Keith Tyson: Fractal Dice
In his newest body of work, Fractal Dice, conceptual artist Keith Tyson explores how decision-making in the creative process can be surrendered to and achieved by chance. The work on view in Fractal Dice is literally the result of an equation Tyson sent to the gallery in 2007. Using this algorithm, the gallery’s production team followed a sequence of instructions to calculate and determine the size, shape, and color of each sculpture, and fabricate the outcome. Fractal Dice will be on view at PaceWildenstein, 545 West 22nd Street, New York from September 5-October 4, 2008. The artist will be present at the opening on Thursday, September 4th from 6 to 8 p.m.
Fractal Dice uses a simple set of rules, in this case, a dice-based system, to achieve complex results. The initial state of each piece originates from a cube, and the method by which the piece evolves to its final state is by a cube, or more specifically, the roll of a die. Fourteen aluminum and plastic works will be on view in Fractal Dice.
By refraining from making aesthetic changes during the production process, the artist’s equation and idea remain pure. Nearly 30 years ago, Sol LeWitt proposed this prospect, “Since the functions of conception and perception are contradictory (one pre-, the other post-fact) the artist would mitigate his idea by applying subjective judgment to it. If the artist wishes to explore his idea thoroughly, then arbitrary or chance decisions would be kept to a minimum, while caprice, taste, and other whimsies would be eliminated from the making of the art. The work does not necessarily have to be rejected if it does not look well. Sometimes what is initially thought to be awkward will eventually be visually pleasing.”
For centuries, chance has been utilized on purpose in a multitude of disciplines, most notably music. “Musical Dice Games” (Musikalisches Würfelspiel) were popular in Europe in the 18th and 19th century when musicians scored a series of pre-composed measures and built a composition with them based on rolls of dice; one is attributed to Mozart from the 1780s. In the 20th century John Cage explored a form of aleatoric (“chance”) compositions, most famously in 4'33" where indeterminate elements—random noise from the audience and environment—became the work itself.
Keith Tyson’s approach, where a unified vision is generally determined but details are left to chance, has contemporary associations not only with Sol LeWitt but with choreographer Merce Cunningham and the late Robert Rauschenberg, whose work Synapsis Shuffle (1999) consists of 52 panel paintings with multiple possibilities for arrangements. Titles and numbers of each of the works in the group allude to a deck of cards; each new installation of the work requires a new combination of panels selected and made by a random group of 12 people.
In Fractal Dice each face of a cube is subjected to a simple modification based on six rolls of a die. For instance, the first roll determines color; the second roll determines the cubic intrusion or extrusion. Further rolls will determine the size and position on the original face of that new cube. The result is six new cubic elements sprouting off the original box. These new elements each have five new faces which are, in turn, subjected to the same rolls and rules. After this second generation, the sculpture is fabricated; multicolored cubic elements crisscross the structure cutting through and across each other.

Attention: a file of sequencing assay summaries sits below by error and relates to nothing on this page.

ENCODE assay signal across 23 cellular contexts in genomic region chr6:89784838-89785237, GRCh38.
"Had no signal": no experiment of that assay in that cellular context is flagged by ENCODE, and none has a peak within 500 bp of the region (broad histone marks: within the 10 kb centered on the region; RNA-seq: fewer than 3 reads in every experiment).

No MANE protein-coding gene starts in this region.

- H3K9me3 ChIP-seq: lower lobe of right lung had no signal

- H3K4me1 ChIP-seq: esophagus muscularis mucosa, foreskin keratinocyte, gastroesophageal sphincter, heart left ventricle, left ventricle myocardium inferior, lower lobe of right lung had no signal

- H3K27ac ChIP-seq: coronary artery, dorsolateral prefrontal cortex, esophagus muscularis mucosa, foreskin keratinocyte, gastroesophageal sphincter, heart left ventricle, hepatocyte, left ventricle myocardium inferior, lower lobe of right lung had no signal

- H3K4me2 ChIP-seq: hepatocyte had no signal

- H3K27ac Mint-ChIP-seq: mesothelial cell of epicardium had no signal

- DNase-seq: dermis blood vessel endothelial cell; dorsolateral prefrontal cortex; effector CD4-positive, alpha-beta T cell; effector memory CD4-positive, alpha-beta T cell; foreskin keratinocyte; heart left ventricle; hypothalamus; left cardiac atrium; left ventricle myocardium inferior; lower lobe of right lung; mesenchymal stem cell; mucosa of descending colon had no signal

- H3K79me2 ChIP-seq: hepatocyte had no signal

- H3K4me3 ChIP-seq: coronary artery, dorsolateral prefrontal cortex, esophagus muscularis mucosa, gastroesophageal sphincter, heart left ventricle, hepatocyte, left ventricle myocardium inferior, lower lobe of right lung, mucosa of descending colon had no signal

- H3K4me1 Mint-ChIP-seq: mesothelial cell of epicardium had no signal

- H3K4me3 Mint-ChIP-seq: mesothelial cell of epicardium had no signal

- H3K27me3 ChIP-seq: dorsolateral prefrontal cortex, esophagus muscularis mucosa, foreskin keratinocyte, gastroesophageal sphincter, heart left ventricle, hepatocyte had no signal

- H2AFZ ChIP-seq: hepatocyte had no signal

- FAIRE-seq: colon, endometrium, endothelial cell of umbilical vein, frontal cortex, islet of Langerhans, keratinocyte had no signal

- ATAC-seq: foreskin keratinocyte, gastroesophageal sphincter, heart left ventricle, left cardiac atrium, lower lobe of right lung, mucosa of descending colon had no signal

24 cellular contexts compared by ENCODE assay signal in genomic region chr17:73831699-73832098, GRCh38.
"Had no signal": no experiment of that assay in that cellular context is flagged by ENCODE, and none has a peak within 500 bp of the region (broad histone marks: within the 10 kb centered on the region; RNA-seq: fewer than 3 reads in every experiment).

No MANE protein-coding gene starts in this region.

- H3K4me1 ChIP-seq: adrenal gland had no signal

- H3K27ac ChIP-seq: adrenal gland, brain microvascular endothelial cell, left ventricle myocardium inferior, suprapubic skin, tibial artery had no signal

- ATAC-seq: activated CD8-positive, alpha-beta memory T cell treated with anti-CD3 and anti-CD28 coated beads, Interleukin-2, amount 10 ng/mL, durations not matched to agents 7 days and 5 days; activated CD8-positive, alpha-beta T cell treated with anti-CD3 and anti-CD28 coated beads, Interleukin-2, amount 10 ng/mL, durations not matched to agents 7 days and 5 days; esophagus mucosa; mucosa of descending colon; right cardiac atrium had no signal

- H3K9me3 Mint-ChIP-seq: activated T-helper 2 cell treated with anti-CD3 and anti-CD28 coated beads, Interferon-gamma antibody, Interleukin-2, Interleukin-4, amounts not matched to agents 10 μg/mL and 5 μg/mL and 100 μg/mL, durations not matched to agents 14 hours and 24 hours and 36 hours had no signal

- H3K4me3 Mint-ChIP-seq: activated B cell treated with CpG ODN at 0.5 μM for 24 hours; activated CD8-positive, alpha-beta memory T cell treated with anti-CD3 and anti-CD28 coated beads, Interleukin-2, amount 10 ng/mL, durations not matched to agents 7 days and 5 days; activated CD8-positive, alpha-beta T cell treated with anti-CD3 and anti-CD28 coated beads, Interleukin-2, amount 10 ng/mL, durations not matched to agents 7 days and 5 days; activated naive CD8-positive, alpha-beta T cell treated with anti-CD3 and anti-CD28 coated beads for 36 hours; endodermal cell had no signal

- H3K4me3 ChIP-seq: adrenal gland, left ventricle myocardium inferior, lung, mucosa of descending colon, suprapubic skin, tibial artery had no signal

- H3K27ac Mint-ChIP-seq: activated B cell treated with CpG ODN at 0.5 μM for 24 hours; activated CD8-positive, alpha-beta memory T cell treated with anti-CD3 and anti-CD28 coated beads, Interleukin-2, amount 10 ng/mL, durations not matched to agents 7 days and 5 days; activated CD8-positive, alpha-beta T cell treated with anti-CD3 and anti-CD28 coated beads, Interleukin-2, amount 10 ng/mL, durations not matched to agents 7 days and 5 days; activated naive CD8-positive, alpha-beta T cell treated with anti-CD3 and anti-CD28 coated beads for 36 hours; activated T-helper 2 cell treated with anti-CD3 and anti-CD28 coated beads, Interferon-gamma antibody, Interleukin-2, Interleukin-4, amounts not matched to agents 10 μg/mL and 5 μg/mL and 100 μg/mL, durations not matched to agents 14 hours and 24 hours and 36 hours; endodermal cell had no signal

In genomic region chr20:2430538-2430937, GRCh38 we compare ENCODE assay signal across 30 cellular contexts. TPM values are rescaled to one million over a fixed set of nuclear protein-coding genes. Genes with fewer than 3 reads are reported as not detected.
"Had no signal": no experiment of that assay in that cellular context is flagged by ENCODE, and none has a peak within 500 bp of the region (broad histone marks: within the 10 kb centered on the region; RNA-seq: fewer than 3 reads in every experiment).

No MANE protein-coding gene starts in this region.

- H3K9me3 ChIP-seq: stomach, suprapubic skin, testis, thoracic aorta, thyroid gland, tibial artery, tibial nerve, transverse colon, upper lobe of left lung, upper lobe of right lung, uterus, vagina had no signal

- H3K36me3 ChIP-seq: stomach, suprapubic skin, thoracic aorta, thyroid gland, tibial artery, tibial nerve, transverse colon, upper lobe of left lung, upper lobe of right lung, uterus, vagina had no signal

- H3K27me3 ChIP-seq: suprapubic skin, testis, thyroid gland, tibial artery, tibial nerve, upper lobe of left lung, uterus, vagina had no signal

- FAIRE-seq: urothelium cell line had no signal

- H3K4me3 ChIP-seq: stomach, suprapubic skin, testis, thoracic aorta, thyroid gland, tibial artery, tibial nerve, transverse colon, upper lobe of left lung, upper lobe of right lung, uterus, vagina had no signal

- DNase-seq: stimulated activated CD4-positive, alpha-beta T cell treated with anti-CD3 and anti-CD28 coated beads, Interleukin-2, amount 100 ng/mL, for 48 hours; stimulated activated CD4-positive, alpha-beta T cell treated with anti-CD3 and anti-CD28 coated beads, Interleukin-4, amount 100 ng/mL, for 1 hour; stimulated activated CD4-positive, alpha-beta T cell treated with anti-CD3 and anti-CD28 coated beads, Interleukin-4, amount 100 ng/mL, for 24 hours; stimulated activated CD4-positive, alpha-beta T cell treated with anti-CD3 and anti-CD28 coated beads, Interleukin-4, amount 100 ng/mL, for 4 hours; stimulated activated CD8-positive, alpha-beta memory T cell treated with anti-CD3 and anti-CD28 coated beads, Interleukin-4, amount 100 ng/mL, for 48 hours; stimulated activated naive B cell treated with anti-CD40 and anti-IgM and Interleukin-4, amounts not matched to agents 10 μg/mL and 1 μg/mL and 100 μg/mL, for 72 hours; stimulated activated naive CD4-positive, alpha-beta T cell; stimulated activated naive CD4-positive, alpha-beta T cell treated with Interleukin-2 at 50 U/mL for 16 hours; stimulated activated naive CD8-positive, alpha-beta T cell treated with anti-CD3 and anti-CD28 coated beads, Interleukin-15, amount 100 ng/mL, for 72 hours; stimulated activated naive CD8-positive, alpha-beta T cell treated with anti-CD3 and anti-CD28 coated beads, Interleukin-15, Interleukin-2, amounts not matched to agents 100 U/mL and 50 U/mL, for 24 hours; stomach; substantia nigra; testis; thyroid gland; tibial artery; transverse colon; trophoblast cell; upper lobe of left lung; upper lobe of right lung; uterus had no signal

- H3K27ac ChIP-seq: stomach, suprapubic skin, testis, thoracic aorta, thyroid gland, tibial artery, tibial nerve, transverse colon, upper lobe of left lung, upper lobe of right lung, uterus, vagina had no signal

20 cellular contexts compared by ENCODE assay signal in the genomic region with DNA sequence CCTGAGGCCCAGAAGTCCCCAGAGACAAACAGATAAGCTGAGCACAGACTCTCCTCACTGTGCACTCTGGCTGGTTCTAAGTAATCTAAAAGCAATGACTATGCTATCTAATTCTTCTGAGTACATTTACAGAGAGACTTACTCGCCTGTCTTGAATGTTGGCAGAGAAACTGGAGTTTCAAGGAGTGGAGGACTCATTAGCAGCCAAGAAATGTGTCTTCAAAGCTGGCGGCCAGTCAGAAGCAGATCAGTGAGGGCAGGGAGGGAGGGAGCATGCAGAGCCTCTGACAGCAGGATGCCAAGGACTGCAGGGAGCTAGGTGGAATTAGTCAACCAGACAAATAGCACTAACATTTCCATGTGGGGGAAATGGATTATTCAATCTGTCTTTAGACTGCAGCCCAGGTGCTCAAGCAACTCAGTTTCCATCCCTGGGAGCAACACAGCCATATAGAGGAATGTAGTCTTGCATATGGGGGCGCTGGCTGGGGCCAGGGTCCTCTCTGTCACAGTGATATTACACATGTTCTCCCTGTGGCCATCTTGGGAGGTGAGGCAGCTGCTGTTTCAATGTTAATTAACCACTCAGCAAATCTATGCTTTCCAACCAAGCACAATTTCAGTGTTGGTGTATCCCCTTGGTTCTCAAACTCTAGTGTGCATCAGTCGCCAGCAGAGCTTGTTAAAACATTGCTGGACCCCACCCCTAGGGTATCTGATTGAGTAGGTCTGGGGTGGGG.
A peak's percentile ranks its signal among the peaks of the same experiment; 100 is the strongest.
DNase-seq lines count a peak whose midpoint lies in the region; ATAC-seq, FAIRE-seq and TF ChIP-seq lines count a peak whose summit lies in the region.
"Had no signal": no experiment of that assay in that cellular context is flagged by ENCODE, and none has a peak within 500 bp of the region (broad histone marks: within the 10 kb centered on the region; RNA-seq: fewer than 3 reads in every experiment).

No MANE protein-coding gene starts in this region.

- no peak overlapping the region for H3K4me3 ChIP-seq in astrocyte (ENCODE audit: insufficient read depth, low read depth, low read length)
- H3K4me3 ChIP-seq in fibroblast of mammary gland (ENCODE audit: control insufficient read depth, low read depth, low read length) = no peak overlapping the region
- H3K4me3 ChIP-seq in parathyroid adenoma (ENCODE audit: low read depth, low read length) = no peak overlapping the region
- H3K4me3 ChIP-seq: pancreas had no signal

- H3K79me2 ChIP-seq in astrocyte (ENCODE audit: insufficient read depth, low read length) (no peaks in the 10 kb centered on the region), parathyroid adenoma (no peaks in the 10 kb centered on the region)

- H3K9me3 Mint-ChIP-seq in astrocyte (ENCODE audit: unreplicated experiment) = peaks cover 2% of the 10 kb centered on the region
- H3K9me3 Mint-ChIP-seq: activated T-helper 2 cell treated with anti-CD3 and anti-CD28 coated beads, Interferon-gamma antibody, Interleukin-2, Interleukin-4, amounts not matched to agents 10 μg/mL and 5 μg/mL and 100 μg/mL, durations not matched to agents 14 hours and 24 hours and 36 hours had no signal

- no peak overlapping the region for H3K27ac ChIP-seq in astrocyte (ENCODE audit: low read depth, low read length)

Fractal Dice, as their name suggests, combine the necessary level of complexity (the rule-based system) with the element of unpredictability (the die) to generate, mechanically, a work of art. The hard-edges of the work in the exhibition belie their real association with organic systems such as trees, mountains, coastlines, and clouds. Both in Fractal Dice and in nature the presence of fractals and their infinite abilities to perpetuate self-similarity quantify their complex structures.
For 15 years, Keith Tyson (b. 1969, Ulverston, England), the 2002 Turner Prize recipient, has generated numerous bodies of work which probe the basic elements of creation. The pathways by which an object or image are transformed into something we recognize as art is the artist’s singular pursuit. Issues of causality, randomness and interaction of forces have all served as Tyson's primary tools as he has created works as diverse as the History Paintings, Geno-Pheno Paintings, Large Field Array, Nature Paintings and the Art Machine iterations.
Keith Tyson’s work is in numerous museums and private collections worldwide. His paintings, drawings, and sculptures have been the subject of more than 20 solo exhibitions since 1995 and over 100 group shows since 1990. In 2005, Tyson was commissioned to create site-specific works for the lobby of Chicago’s Hyatt Center, designed by Pei, Cobb, Freed and Partners. His two 40' x 10' abstract paintings, inspired by the 1977 Charles and Ray Eames film “The Powers of Ten,” address scale and complexity.
In addition to receiving the Turner Prize, Tyson received an Honorary Degree of Doctor of Letters from the University of Brighton (2005) and the ICA Arts and Innovation Award, London (1996). He studied at the Barrow-in-Furness College of Engineering (1984-1989) and the Carlisle College of Art (1989-90). He received his M.A. from the University of Brighton (1993).
Keith Tyson: Nature Paintings is currently on view at the Tullie House Museum & Art Gallery, Cumbria, England through September 14, 2008. Tyson is part of Drawn from the Collection 1500–2008, the current group exhibition at Tate Britain’s Clore Gallery in London on view through February 22, 2009.
For more information on Keith Tyson: Fractal Dice please contact Jennifer Benz Joy, Public Relations Associate, at 212.421.3292 or via email at firstname.lastname@example.org.